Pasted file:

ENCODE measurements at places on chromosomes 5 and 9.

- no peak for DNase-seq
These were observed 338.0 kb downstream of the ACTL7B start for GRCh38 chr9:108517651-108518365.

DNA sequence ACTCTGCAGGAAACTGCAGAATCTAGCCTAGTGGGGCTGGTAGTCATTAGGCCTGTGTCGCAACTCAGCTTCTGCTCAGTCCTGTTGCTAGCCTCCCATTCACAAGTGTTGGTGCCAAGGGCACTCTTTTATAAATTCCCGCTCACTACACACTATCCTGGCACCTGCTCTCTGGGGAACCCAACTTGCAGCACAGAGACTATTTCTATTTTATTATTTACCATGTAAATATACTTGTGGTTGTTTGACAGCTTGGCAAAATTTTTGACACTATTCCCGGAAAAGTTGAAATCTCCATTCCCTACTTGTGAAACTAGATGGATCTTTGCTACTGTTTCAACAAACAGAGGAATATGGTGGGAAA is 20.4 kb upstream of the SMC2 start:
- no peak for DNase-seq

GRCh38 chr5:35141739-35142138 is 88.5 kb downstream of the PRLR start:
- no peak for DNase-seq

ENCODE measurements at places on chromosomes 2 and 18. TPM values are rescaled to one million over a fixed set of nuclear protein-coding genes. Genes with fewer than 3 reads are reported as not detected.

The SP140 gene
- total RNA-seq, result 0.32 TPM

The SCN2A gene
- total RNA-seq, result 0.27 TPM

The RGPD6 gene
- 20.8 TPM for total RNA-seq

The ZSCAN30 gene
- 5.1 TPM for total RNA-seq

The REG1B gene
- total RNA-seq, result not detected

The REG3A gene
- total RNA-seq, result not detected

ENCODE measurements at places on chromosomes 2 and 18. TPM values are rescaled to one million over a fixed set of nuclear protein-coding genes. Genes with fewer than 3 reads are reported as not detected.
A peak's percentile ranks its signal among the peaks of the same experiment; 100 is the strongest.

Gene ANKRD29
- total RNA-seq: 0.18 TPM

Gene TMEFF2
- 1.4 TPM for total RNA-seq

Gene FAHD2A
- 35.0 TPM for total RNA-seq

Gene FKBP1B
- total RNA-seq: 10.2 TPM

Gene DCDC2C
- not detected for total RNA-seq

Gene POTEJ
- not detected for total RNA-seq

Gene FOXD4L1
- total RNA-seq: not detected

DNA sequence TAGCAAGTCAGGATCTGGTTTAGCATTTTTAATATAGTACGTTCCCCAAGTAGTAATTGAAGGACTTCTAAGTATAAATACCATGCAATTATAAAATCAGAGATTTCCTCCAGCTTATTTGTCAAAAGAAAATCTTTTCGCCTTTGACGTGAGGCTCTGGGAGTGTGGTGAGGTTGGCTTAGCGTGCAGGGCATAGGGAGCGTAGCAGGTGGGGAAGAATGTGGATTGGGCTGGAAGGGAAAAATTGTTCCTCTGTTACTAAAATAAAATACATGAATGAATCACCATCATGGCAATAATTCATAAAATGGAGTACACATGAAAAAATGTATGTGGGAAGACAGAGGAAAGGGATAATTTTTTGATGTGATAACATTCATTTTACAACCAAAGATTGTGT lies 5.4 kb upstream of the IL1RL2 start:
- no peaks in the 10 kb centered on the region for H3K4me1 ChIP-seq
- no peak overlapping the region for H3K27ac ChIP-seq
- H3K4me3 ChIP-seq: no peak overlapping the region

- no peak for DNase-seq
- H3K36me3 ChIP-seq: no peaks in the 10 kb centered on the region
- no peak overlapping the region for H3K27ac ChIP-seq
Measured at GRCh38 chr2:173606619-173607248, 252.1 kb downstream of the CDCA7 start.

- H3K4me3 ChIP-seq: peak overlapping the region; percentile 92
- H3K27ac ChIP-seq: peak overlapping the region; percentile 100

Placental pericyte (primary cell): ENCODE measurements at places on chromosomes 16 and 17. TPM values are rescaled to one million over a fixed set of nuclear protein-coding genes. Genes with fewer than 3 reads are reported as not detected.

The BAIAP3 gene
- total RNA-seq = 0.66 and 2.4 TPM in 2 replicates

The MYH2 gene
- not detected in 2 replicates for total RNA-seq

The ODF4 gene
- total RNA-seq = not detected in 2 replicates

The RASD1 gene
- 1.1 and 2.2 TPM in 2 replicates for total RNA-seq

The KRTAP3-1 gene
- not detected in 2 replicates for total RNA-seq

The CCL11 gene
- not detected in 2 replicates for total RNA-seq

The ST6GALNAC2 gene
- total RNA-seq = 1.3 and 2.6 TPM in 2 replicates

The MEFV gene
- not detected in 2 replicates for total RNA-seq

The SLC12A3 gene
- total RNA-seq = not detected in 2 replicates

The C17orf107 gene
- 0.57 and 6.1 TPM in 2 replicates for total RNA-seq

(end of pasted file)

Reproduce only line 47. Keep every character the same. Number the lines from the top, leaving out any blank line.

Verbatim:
Placental pericyte (primary cell): ENCODE measurements at places on chromosomes 16 and 17. TPM values are rescaled to one million over a fixed set of nuclear protein-coding genes. Genes with fewer than 3 reads are reported as not detected.